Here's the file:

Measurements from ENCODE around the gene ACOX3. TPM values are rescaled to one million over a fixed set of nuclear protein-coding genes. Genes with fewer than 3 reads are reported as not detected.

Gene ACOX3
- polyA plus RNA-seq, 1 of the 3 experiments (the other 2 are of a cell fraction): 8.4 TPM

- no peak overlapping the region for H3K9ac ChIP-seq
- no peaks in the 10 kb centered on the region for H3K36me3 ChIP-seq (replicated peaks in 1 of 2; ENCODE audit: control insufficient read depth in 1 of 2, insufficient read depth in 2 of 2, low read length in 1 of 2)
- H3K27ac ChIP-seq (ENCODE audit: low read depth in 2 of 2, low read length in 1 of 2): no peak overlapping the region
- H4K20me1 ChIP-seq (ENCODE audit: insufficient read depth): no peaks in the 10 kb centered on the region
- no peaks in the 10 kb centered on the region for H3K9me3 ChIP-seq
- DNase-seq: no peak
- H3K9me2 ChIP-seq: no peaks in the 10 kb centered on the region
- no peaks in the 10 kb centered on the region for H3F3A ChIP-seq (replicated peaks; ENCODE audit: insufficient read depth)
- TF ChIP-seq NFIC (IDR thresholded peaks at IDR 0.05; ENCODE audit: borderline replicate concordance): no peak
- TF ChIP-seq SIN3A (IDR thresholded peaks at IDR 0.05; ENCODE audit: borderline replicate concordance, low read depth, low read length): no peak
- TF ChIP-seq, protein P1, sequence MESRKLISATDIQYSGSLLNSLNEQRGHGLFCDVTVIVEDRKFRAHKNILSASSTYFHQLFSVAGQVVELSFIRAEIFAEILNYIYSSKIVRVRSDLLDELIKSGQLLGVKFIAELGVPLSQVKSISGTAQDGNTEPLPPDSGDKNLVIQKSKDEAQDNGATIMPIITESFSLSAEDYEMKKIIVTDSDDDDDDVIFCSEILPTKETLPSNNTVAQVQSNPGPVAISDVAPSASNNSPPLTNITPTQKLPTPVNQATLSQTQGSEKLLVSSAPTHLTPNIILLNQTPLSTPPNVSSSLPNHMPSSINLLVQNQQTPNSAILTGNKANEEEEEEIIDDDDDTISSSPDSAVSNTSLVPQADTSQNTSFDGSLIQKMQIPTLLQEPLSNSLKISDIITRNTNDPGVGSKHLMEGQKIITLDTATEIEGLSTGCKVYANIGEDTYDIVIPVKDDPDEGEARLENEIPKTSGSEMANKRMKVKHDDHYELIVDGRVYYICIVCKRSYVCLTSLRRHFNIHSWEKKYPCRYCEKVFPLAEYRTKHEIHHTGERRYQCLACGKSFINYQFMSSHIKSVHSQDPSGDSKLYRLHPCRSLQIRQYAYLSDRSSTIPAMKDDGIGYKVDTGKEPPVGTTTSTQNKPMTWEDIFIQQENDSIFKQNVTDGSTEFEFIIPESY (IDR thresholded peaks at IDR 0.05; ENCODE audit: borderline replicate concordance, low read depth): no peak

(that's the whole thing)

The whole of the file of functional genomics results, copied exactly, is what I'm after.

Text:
Measurements from ENCODE around the gene ACOX3. TPM values are rescaled to one million over a fixed set of nuclear protein-coding genes. Genes with fewer than 3 reads are reported as not detected.

Gene ACOX3
- polyA plus RNA-seq, 1 of the 3 experiments (the other 2 are of a cell fraction): 8.4 TPM

- no peak overlapping the region for H3K9ac ChIP-seq
- no peaks in the 10 kb centered on the region for H3K36me3 ChIP-seq (replicated peaks in 1 of 2; ENCODE audit: control insufficient read depth in 1 of 2, insufficient read depth in 2 of 2, low read length in 1 of 2)
- H3K27ac ChIP-seq (ENCODE audit: low read depth in 2 of 2, low read length in 1 of 2): no peak overlapping the region
- H4K20me1 ChIP-seq (ENCODE audit: insufficient read depth): no peaks in the 10 kb centered on the region
- no peaks in the 10 kb centered on the region for H3K9me3 ChIP-seq
- DNase-seq: no peak
- H3K9me2 ChIP-seq: no peaks in the 10 kb centered on the region
- no peaks in the 10 kb centered on the region for H3F3A ChIP-seq (replicated peaks; ENCODE audit: insufficient read depth)
- TF ChIP-seq NFIC (IDR thresholded peaks at IDR 0.05; ENCODE audit: borderline replicate concordance): no peak
- TF ChIP-seq SIN3A (IDR thresholded peaks at IDR 0.05; ENCODE audit: borderline replicate concordance, low read depth, low read length): no peak
- TF ChIP-seq, protein P1, sequence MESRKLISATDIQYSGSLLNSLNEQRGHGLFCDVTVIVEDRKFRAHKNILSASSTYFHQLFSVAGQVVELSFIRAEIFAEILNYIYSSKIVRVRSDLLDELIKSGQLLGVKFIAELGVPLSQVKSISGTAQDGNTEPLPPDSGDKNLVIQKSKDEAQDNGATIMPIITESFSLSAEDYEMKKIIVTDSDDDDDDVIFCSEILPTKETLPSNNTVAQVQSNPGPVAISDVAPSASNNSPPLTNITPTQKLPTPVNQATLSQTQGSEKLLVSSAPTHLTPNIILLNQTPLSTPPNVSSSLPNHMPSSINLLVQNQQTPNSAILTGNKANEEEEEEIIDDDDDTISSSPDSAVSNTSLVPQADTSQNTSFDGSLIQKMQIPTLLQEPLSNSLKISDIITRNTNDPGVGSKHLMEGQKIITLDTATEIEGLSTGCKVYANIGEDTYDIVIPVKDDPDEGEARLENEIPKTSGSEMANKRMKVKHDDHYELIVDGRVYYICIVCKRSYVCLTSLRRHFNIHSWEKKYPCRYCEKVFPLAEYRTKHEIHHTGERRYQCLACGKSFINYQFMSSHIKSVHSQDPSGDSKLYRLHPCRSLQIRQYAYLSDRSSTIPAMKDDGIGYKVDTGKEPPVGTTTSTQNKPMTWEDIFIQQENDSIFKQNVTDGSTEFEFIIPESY (IDR thresholded peaks at IDR 0.05; ENCODE audit: borderline replicate concordance, low read depth): no peak